Poor Dental Health Boosts Mortality Risk in ESRD

In a study, HD patients with more than 14 decayed teeth had a 67% increased risk of death.
In a study, HD patients with more than 14 decayed teeth had a 67% increased risk of death.

 

AMSTERDAM—Poor dental health is an independent risk factor for mortality in patients with end-stage renal disease, according to results released at the 51st Congress of the European Renal Association–European Dialysis and Transplant Association.

 

In addition, specific oral hygiene practices improved survival, while periodontitis had no effect on survival in this population.

 

“The number one clinical message is ‘look at the oral health of your patients,'” advised Giovanni Strippoli, MD, PhD, Senior Vice-President of Scientific Affairs at Diaverum, a global kidney care provider.  He is also Chairman of the Diaverum Academy.  “We have thousands of patients in our kidney centers but no one ever asks them if they have seen a dentist or checks if they have teeth.”

 

Dr. Strippoli reported the new findings on behalf of the ORAL Diseases in hemodialysis (ORAL-D) study investigators. ORAL-D is an ongoing, prospective cohort examination of oral diseases among 4,320 adults on long-term hemodialysis treated at outpatient clinics in Europe and South America. It is the largest cohort study of oral disease in dialysis patients to date. Participants undergo a standardized oral examination and complete questionnaires about their preventive oral hygiene habits.

 

Oral disease is highly prevalent in the general population and is a preventable cause of poor health in dialysis patients, Dr. Strippoli said.  Oral disease may, in fact, be more severe in dialysis patients than in the general population because of their lower uptake of dental services as well as increased malnutrition and inflammation. While it is important to identify modifiable determinants of health in dialysis patients, few studies have examined links between oral health and clinical outcomes in this group, including mortality and cardiovascular disease.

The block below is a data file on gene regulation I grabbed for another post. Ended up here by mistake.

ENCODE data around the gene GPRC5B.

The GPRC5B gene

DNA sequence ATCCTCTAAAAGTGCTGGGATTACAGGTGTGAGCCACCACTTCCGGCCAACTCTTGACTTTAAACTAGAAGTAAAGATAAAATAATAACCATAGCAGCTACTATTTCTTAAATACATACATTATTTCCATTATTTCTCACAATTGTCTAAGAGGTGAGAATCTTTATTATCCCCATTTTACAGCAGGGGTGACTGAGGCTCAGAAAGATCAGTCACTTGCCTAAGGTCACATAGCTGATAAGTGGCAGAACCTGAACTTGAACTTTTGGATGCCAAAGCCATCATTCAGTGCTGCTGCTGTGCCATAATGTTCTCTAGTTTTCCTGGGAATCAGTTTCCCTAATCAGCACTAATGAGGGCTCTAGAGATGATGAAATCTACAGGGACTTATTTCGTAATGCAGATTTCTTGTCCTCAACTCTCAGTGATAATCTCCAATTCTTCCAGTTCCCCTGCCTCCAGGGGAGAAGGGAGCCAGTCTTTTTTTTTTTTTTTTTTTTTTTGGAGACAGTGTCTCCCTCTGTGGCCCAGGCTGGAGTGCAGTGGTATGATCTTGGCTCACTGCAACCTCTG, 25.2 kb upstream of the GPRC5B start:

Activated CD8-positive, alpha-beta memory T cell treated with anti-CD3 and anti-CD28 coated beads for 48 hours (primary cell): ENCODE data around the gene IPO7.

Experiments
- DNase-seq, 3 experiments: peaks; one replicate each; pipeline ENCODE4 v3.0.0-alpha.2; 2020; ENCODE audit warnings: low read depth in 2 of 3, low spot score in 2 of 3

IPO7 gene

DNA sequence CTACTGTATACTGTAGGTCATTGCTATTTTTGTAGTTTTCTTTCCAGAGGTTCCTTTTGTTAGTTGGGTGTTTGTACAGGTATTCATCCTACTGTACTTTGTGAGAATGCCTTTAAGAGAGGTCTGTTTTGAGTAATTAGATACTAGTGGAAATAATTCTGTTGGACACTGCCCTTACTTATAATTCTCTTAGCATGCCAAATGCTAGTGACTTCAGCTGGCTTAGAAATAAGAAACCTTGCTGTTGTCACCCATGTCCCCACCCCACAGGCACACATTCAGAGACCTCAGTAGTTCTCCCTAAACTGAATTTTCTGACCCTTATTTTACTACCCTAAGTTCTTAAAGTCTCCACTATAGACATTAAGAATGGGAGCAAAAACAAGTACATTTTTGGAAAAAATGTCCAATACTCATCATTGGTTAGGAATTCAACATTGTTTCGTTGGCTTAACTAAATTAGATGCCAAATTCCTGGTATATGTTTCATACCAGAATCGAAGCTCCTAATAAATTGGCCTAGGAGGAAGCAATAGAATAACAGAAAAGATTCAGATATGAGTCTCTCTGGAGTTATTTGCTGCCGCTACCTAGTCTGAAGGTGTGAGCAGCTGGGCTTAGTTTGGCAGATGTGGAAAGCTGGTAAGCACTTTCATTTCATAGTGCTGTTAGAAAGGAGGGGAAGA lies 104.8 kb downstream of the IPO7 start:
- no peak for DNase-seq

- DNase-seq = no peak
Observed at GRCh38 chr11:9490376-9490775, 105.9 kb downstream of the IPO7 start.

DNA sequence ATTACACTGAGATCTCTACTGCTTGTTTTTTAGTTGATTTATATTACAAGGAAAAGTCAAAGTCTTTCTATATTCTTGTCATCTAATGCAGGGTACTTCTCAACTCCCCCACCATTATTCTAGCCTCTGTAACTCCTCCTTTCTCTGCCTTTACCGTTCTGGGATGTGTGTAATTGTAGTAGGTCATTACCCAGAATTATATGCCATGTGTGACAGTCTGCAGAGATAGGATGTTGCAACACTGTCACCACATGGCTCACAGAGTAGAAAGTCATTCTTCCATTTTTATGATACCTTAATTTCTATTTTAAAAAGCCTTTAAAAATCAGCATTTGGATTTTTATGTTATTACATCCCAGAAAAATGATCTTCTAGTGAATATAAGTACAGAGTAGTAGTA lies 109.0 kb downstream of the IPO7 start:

After controlling for age, gender, income, smoking, cardiovascular disease, diabetes, blood pressure, time on dialysis, and serum phosphate, the risk of death was increased in patients without teeth by 27%. In individuals with more than 14 decayed, missing, or filled teeth, the risk of death increased by 67%. Patients with no teeth had a 28% increase in the risk.

 

In dentate adults, brushing teeth, flossing, changing a toothbrush at least every 3 months, and spending two or more minutes on oral hygiene daily was associated with better survival.

In a separate analysis, the results showed that periodontitis, which was evaluated at baseline in all dentate patients, was not a risk factor for early mortality in ESRD patients, the opposite of what is observed in the general population. “We would expect that the risk would be the same if not worse in dialysis patients,” Dr. Strippoli said.

 

The clinical relevance of the findings is clear-cut, he observed. “Dental disease is an important prognostic factor in dialysis patients,” he said. “In particular, if your patients have no teeth or bad teeth, encourage them to intensity oral hygiene as oral hygiene measures are linked to a better outcome no matter what age patients initiate such measures. And finally, send your patients to a dentist.”

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